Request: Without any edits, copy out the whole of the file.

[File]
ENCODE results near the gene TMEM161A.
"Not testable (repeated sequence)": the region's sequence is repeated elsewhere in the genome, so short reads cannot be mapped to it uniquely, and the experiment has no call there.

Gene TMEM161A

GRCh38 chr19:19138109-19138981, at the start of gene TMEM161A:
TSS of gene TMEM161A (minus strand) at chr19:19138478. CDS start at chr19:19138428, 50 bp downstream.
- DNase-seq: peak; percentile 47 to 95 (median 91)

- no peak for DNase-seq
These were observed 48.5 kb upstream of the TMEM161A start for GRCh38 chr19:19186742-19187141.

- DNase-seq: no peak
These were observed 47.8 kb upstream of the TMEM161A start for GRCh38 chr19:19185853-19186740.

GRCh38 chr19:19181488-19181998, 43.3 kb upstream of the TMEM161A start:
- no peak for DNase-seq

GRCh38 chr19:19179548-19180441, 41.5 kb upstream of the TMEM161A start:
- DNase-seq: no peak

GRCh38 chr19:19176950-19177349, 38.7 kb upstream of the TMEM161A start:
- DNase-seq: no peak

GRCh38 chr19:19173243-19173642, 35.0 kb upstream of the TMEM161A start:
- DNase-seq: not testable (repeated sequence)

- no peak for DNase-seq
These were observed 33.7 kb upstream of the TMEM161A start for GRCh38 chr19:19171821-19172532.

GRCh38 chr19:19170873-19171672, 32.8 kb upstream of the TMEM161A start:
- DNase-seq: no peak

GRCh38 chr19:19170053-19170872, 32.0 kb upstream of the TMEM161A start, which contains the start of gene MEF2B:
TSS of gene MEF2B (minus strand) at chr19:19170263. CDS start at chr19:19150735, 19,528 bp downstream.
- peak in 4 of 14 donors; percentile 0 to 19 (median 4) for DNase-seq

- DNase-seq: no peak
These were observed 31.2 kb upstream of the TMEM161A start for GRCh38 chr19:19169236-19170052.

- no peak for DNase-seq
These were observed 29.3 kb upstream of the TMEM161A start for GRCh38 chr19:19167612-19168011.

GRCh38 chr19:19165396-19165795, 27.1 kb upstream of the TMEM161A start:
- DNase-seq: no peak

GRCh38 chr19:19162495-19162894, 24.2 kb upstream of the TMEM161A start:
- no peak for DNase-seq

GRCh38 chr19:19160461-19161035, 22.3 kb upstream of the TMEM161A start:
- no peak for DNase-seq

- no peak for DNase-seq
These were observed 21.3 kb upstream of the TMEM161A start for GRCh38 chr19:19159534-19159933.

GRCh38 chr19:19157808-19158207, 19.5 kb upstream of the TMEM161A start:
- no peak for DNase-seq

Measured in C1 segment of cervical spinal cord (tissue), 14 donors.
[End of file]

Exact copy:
ENCODE results near the gene TMEM161A.
"Not testable (repeated sequence)": the region's sequence is repeated elsewhere in the genome, so short reads cannot be mapped to it uniquely, and the experiment has no call there.

Gene TMEM161A

GRCh38 chr19:19138109-19138981, at the start of gene TMEM161A:
TSS of gene TMEM161A (minus strand) at chr19:19138478. CDS start at chr19:19138428, 50 bp downstream.
- DNase-seq: peak; percentile 47 to 95 (median 91)

- no peak for DNase-seq
These were observed 48.5 kb upstream of the TMEM161A start for GRCh38 chr19:19186742-19187141.

- DNase-seq: no peak
These were observed 47.8 kb upstream of the TMEM161A start for GRCh38 chr19:19185853-19186740.

GRCh38 chr19:19181488-19181998, 43.3 kb upstream of the TMEM161A start:
- no peak for DNase-seq

GRCh38 chr19:19179548-19180441, 41.5 kb upstream of the TMEM161A start:
- DNase-seq: no peak

GRCh38 chr19:19176950-19177349, 38.7 kb upstream of the TMEM161A start:
- DNase-seq: no peak

GRCh38 chr19:19173243-19173642, 35.0 kb upstream of the TMEM161A start:
- DNase-seq: not testable (repeated sequence)

- no peak for DNase-seq
These were observed 33.7 kb upstream of the TMEM161A start for GRCh38 chr19:19171821-19172532.

GRCh38 chr19:19170873-19171672, 32.8 kb upstream of the TMEM161A start:
- DNase-seq: no peak

GRCh38 chr19:19170053-19170872, 32.0 kb upstream of the TMEM161A start, which contains the start of gene MEF2B:
TSS of gene MEF2B (minus strand) at chr19:19170263. CDS start at chr19:19150735, 19,528 bp downstream.
- peak in 4 of 14 donors; percentile 0 to 19 (median 4) for DNase-seq

- DNase-seq: no peak
These were observed 31.2 kb upstream of the TMEM161A start for GRCh38 chr19:19169236-19170052.

- no peak for DNase-seq
These were observed 29.3 kb upstream of the TMEM161A start for GRCh38 chr19:19167612-19168011.

GRCh38 chr19:19165396-19165795, 27.1 kb upstream of the TMEM161A start:
- DNase-seq: no peak

GRCh38 chr19:19162495-19162894, 24.2 kb upstream of the TMEM161A start:
- no peak for DNase-seq

GRCh38 chr19:19160461-19161035, 22.3 kb upstream of the TMEM161A start:
- no peak for DNase-seq

- no peak for DNase-seq
These were observed 21.3 kb upstream of the TMEM161A start for GRCh38 chr19:19159534-19159933.

GRCh38 chr19:19157808-19158207, 19.5 kb upstream of the TMEM161A start:
- no peak for DNase-seq

Measured in C1 segment of cervical spinal cord (tissue), 14 donors.